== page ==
This girl liked me significantly on a basic human level… but then again, she has a generous baseline of warmth for anyone who shares her values and perhaps in that warmth part of me saw what I wanted to see rather than what was actually there.

I invested a lot of time watching YouTube videos about the psychology of attraction.

In one video, a woman called Marni Kinrys said that telling a girl your feelings isn’t going to influence her feelings.

I felt as though telling her straight would put too much pressure on her and make things awkward, so I was hoping to convey my attraction in a smooth, silky and subtle way. Perhaps I thought it would increase my chances.

That way of doing it though, never came to fruition.

Playful gestures seemed too bold.

Flirtatious lines occurred too late.

My eye contact I thought was decent and through that we did make a connection of some kind, but my tendency to over-analyse everything meant that I lacked the courage and decisiveness to take things to the next level.

I only spoke to her either in the mornings when she was in work mode – typically a little brisk before eating her oaty breakfast – or in the evening when surrounded by inconveniently talkative housemates.

The timing just never felt right but looking back I wish I’d made more moves to convey how I felt.

Before I knew it, this girl announced she was going traveling for several months after seeing her family at Christmas.

She would therefore be moving out, likely to another city.

The Christmas party was horrible. I felt a constant sense of agony.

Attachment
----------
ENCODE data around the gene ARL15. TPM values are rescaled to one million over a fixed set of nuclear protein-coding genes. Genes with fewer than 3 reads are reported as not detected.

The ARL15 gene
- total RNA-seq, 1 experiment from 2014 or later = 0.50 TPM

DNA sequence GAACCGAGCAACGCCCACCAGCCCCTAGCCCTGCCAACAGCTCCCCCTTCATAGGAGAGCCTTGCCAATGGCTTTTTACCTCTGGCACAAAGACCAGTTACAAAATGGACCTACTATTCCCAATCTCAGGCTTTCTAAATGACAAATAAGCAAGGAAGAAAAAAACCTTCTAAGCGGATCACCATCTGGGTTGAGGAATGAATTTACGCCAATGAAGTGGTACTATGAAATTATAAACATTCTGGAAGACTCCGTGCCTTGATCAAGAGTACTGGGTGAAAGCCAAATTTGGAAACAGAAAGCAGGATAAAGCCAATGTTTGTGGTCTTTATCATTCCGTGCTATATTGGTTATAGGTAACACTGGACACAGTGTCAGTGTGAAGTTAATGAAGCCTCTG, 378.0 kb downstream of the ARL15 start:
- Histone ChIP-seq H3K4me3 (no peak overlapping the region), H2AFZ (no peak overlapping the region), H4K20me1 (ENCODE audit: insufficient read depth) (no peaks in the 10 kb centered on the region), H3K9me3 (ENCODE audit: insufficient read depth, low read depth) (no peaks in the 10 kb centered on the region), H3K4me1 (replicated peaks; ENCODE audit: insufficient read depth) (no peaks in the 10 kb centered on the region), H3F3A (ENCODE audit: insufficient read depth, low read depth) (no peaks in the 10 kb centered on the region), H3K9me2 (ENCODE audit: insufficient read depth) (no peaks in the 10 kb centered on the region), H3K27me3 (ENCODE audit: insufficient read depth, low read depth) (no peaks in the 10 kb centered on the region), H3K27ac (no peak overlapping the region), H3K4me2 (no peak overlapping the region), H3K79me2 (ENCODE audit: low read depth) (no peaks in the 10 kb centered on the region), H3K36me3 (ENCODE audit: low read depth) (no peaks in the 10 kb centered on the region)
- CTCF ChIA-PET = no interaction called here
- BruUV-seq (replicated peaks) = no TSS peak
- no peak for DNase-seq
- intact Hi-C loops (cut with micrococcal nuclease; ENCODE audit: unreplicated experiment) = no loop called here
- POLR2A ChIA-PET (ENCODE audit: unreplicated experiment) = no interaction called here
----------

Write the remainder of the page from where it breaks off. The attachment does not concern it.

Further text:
I spent the whole time desperately trying not to look at her, because I knew it would be a prompt for my heartbreak. I rushed into my room what felt like every 20 minutes breathing heavily, scribbling down frantic diary updates but I kept getting called down because certain songs were playing.

About a week later, she left.

I passed up the chance to say goodbye to her in a group setting the night before and instead got up very early the next morning, hoping to do so alone and give myself at least some semblance of closure.

Instead, she took longer than I expected to get ready and ended up leaving while I was napping – only putting a message on the house Facebook group once she’d left.

The house emptied as others went to visit their families and, seeing my own a few days later, I was alone.

I don’t know if this was the ethically correct thing to do but in despair I found myself walking semi-consciously across the landing into her old room, still with some of her stuff in it, sat down on her chair and cried. Bucket loads. It was over. I believed it was all my fault.